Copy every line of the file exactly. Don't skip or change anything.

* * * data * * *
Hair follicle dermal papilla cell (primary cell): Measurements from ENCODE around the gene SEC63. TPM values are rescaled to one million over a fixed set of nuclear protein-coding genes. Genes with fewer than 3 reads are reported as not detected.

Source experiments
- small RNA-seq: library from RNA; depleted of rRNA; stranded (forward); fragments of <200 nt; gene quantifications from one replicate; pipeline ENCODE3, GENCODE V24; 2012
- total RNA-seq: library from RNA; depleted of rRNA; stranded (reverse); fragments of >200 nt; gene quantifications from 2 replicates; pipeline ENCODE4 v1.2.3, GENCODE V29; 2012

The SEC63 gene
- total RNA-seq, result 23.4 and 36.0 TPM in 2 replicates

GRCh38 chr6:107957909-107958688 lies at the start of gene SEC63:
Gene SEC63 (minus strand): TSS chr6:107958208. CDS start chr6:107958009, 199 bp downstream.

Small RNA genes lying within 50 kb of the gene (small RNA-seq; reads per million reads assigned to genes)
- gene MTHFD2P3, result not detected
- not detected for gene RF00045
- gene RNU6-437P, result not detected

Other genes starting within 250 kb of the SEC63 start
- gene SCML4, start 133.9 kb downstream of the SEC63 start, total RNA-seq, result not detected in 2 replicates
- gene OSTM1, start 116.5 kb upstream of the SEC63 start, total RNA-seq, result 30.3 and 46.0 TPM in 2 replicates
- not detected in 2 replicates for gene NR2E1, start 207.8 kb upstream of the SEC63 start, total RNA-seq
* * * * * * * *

Hair follicle dermal papilla cell (primary cell): Measurements from ENCODE around the gene SEC63. TPM values are rescaled to one million over a fixed set of nuclear protein-coding genes. Genes with fewer than 3 reads are reported as not detected.

Source experiments
- small RNA-seq: library from RNA; depleted of rRNA; stranded (forward); fragments of <200 nt; gene quantifications from one replicate; pipeline ENCODE3, GENCODE V24; 2012
- total RNA-seq: library from RNA; depleted of rRNA; stranded (reverse); fragments of >200 nt; gene quantifications from 2 replicates; pipeline ENCODE4 v1.2.3, GENCODE V29; 2012

The SEC63 gene
- total RNA-seq, result 23.4 and 36.0 TPM in 2 replicates

GRCh38 chr6:107957909-107958688 lies at the start of gene SEC63:
Gene SEC63 (minus strand): TSS chr6:107958208. CDS start chr6:107958009, 199 bp downstream.

Small RNA genes lying within 50 kb of the gene (small RNA-seq; reads per million reads assigned to genes)
- gene MTHFD2P3, result not detected
- not detected for gene RF00045
- gene RNU6-437P, result not detected

Other genes starting within 250 kb of the SEC63 start
- gene SCML4, start 133.9 kb downstream of the SEC63 start, total RNA-seq, result not detected in 2 replicates
- gene OSTM1, start 116.5 kb upstream of the SEC63 start, total RNA-seq, result 30.3 and 46.0 TPM in 2 replicates
- not detected in 2 replicates for gene NR2E1, start 207.8 kb upstream of the SEC63 start, total RNA-seq